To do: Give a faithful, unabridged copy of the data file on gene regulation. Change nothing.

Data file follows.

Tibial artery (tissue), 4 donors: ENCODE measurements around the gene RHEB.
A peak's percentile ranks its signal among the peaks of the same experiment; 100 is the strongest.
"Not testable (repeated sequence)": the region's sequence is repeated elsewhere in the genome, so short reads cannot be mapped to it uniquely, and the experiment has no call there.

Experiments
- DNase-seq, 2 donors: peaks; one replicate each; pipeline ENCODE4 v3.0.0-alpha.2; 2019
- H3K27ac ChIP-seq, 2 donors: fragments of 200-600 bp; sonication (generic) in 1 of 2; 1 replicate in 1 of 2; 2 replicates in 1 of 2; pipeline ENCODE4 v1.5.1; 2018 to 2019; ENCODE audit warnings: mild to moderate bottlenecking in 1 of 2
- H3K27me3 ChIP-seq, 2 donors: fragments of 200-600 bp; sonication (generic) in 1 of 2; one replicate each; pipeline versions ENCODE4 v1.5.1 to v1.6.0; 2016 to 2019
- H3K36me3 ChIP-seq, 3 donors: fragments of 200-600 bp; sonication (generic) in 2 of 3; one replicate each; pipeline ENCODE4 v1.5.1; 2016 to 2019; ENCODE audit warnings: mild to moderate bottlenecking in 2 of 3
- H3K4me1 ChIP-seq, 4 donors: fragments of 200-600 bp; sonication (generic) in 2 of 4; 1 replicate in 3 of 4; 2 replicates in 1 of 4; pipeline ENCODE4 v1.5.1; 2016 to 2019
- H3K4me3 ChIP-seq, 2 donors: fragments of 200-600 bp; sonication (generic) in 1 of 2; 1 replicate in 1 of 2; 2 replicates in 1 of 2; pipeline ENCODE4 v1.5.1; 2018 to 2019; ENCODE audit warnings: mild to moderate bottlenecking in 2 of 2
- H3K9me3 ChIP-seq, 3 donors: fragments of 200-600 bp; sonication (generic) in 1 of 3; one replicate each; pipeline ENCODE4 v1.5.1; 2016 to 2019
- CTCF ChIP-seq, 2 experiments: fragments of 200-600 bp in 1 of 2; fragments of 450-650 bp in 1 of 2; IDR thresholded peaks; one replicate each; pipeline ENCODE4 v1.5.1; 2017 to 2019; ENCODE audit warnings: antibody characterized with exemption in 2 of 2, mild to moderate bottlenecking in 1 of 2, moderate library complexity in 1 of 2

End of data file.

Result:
Tibial artery (tissue), 4 donors: ENCODE measurements around the gene RHEB.
A peak's percentile ranks its signal among the peaks of the same experiment; 100 is the strongest.
"Not testable (repeated sequence)": the region's sequence is repeated elsewhere in the genome, so short reads cannot be mapped to it uniquely, and the experiment has no call there.

Experiments
- DNase-seq, 2 donors: peaks; one replicate each; pipeline ENCODE4 v3.0.0-alpha.2; 2019
- H3K27ac ChIP-seq, 2 donors: fragments of 200-600 bp; sonication (generic) in 1 of 2; 1 replicate in 1 of 2; 2 replicates in 1 of 2; pipeline ENCODE4 v1.5.1; 2018 to 2019; ENCODE audit warnings: mild to moderate bottlenecking in 1 of 2
- H3K27me3 ChIP-seq, 2 donors: fragments of 200-600 bp; sonication (generic) in 1 of 2; one replicate each; pipeline versions ENCODE4 v1.5.1 to v1.6.0; 2016 to 2019
- H3K36me3 ChIP-seq, 3 donors: fragments of 200-600 bp; sonication (generic) in 2 of 3; one replicate each; pipeline ENCODE4 v1.5.1; 2016 to 2019; ENCODE audit warnings: mild to moderate bottlenecking in 2 of 3
- H3K4me1 ChIP-seq, 4 donors: fragments of 200-600 bp; sonication (generic) in 2 of 4; 1 replicate in 3 of 4; 2 replicates in 1 of 4; pipeline ENCODE4 v1.5.1; 2016 to 2019
- H3K4me3 ChIP-seq, 2 donors: fragments of 200-600 bp; sonication (generic) in 1 of 2; 1 replicate in 1 of 2; 2 replicates in 1 of 2; pipeline ENCODE4 v1.5.1; 2018 to 2019; ENCODE audit warnings: mild to moderate bottlenecking in 2 of 2
- H3K9me3 ChIP-seq, 3 donors: fragments of 200-600 bp; sonication (generic) in 1 of 3; one replicate each; pipeline ENCODE4 v1.5.1; 2016 to 2019
- CTCF ChIP-seq, 2 experiments: fragments of 200-600 bp in 1 of 2; fragments of 450-650 bp in 1 of 2; IDR thresholded peaks; one replicate each; pipeline ENCODE4 v1.5.1; 2017 to 2019; ENCODE audit warnings: antibody characterized with exemption in 2 of 2, mild to moderate bottlenecking in 1 of 2, moderate library complexity in 1 of 2